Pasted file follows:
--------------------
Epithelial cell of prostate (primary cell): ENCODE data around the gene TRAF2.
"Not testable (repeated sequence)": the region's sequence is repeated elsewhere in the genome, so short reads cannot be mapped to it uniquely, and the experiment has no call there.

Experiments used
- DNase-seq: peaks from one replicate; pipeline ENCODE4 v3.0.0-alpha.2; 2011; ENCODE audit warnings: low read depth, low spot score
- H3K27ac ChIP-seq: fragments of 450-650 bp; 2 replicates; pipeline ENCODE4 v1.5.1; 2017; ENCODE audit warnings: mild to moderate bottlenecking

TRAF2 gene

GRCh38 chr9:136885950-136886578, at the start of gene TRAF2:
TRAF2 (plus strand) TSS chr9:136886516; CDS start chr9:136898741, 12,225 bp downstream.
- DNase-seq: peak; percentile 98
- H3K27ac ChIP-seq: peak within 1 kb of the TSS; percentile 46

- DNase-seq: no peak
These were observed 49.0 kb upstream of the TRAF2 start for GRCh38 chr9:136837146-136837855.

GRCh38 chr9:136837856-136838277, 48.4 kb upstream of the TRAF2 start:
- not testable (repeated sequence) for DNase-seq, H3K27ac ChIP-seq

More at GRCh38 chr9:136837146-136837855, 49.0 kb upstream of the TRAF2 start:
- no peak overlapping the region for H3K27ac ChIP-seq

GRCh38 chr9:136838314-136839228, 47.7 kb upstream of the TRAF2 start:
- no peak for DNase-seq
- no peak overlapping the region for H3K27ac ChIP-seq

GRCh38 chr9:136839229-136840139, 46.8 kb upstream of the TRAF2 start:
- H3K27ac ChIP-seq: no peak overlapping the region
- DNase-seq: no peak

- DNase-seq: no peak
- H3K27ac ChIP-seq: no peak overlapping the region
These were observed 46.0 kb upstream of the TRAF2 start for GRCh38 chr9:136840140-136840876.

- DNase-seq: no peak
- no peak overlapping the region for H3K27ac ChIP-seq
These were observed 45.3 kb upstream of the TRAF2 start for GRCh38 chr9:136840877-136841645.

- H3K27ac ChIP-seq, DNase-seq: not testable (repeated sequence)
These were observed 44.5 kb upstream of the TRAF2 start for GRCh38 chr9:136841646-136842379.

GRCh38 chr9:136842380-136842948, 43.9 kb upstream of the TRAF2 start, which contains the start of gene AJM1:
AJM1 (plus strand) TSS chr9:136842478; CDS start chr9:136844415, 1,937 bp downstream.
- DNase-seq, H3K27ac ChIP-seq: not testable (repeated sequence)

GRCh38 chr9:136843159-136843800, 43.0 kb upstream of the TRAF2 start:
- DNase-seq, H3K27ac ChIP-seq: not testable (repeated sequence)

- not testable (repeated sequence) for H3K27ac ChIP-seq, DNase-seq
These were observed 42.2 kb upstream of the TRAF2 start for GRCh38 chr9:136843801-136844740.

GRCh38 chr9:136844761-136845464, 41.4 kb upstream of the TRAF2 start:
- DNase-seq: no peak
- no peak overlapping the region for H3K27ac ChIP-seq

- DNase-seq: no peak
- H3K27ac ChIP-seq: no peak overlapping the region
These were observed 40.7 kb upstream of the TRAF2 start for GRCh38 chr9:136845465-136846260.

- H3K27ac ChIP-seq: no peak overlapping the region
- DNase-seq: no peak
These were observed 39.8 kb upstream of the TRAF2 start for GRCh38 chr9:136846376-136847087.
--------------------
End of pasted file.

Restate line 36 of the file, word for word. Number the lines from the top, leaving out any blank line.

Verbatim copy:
- not testable (repeated sequence) for H3K27ac ChIP-seq, DNase-seq